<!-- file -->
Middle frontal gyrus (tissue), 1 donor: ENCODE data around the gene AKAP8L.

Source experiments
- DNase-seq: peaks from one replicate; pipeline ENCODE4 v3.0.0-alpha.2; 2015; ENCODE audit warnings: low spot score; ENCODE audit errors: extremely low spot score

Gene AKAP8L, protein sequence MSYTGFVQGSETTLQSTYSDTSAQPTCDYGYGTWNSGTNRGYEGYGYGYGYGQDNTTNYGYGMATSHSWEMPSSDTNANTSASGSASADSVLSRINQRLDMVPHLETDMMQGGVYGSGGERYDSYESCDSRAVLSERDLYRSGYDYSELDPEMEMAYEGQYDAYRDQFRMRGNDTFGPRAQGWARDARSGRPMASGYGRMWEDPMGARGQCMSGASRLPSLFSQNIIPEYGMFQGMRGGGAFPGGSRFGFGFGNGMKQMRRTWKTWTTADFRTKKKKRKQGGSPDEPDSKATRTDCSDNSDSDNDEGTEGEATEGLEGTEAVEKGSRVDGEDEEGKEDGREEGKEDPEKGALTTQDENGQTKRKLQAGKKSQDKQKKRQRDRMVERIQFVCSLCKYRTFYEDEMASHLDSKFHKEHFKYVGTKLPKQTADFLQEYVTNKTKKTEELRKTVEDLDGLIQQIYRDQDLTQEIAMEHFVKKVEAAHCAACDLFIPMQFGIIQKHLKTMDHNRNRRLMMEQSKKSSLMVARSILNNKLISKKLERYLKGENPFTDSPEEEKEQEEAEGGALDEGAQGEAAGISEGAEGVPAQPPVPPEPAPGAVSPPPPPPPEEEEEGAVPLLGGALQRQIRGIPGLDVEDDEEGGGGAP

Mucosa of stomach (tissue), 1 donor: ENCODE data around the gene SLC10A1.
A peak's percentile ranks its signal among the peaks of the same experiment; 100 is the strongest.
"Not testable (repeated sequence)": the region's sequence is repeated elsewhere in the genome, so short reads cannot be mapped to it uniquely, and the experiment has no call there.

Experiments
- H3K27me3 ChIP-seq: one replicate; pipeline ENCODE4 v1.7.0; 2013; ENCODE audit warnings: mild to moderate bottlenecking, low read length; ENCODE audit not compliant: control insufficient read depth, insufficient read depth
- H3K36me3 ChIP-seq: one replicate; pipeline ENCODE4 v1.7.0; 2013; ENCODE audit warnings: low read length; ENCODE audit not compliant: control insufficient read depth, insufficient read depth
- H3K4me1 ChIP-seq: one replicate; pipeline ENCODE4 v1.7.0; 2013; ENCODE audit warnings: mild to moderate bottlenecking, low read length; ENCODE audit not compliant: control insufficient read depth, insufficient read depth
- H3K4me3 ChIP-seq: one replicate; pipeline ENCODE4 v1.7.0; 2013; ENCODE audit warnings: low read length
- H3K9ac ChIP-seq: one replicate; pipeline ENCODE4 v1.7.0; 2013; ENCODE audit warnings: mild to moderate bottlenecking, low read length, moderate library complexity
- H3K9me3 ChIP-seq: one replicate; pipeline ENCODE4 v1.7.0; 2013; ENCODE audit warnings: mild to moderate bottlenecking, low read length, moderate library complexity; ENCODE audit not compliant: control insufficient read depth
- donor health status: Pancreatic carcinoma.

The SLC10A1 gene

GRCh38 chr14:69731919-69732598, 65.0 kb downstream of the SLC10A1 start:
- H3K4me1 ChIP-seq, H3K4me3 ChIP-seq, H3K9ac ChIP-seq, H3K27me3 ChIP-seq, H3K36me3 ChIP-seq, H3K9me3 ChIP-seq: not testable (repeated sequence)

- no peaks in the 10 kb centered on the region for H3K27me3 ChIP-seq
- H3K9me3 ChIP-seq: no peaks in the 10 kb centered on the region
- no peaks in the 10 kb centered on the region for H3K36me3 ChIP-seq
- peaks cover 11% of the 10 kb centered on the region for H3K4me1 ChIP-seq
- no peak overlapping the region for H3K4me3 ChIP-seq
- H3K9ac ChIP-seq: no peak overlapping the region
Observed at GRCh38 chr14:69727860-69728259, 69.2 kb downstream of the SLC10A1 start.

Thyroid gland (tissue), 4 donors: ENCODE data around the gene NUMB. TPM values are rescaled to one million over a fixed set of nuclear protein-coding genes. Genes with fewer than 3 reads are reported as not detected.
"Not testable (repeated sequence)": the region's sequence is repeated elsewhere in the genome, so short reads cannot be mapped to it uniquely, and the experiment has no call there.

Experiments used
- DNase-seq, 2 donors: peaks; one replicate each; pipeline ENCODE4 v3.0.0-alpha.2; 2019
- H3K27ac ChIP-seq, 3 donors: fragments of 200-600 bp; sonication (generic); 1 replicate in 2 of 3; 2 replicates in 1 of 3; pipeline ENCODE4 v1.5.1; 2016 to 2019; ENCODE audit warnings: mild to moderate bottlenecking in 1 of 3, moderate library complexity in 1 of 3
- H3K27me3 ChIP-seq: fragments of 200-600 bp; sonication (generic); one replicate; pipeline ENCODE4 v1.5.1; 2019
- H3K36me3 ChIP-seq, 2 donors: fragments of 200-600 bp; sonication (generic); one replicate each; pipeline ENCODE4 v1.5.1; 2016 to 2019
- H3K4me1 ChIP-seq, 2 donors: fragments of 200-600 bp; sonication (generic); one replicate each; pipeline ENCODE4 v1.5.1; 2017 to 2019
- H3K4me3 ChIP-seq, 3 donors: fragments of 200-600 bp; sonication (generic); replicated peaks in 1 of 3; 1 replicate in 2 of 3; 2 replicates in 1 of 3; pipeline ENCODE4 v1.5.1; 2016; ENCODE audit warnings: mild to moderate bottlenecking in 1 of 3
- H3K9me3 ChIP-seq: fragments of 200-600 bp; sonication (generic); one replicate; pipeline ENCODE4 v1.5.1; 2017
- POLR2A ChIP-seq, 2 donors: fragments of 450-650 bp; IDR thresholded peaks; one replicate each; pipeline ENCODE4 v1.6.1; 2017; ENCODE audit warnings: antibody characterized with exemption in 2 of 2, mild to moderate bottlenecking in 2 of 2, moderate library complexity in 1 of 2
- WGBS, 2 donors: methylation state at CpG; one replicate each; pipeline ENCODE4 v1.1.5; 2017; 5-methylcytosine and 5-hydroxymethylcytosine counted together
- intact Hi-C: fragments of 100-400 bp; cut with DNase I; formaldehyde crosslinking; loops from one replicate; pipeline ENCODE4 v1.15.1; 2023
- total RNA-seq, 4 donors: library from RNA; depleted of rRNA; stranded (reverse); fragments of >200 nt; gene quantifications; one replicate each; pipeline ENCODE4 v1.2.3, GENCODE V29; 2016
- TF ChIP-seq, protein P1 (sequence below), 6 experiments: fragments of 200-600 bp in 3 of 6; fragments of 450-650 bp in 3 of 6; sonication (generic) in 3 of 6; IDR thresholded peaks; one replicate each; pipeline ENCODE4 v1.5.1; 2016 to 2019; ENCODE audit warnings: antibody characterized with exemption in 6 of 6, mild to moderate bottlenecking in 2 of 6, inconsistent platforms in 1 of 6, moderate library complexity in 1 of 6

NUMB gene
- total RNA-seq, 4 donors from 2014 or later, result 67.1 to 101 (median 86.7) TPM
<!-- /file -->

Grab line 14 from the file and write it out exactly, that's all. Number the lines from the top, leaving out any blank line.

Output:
- H3K9me3 ChIP-seq: one replicate; pipeline ENCODE4 v1.7.0; 2013; ENCODE audit warnings: mild to moderate bottlenecking, low read length, moderate library complexity; ENCODE audit not compliant: control insufficient read depth